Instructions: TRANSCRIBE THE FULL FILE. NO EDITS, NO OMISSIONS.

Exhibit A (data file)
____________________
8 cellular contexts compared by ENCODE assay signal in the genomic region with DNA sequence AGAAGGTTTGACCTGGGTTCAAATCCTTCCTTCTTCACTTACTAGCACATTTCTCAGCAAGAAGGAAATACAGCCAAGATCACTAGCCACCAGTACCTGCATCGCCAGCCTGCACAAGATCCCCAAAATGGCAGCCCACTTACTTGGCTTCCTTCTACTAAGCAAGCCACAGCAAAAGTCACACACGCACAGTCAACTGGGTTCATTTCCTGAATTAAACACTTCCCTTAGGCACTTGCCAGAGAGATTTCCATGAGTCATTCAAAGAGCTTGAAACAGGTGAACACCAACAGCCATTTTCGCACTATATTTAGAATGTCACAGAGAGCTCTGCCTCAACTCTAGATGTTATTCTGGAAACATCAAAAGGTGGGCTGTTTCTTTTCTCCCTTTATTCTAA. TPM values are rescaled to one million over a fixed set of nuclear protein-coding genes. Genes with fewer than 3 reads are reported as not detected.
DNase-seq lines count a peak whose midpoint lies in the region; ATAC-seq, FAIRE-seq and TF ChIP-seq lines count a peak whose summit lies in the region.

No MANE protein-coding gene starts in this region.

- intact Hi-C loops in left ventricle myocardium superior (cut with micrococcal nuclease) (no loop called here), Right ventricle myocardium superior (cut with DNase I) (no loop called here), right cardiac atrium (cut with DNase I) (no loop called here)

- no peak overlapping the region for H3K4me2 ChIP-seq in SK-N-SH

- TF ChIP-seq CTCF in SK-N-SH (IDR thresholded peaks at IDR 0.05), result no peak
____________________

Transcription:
8 cellular contexts compared by ENCODE assay signal in the genomic region with DNA sequence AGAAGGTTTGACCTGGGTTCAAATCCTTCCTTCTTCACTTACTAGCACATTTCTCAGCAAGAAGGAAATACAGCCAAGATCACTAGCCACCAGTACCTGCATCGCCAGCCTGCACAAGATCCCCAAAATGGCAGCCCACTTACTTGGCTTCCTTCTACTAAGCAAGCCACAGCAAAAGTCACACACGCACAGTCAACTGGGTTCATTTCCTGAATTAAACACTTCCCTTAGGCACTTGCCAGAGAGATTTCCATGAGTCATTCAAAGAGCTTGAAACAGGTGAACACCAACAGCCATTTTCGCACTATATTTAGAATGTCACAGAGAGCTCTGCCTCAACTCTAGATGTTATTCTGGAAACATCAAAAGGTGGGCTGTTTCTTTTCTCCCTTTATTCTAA. TPM values are rescaled to one million over a fixed set of nuclear protein-coding genes. Genes with fewer than 3 reads are reported as not detected.
DNase-seq lines count a peak whose midpoint lies in the region; ATAC-seq, FAIRE-seq and TF ChIP-seq lines count a peak whose summit lies in the region.

No MANE protein-coding gene starts in this region.

- intact Hi-C loops in left ventricle myocardium superior (cut with micrococcal nuclease) (no loop called here), Right ventricle myocardium superior (cut with DNase I) (no loop called here), right cardiac atrium (cut with DNase I) (no loop called here)

- no peak overlapping the region for H3K4me2 ChIP-seq in SK-N-SH

- TF ChIP-seq CTCF in SK-N-SH (IDR thresholded peaks at IDR 0.05), result no peak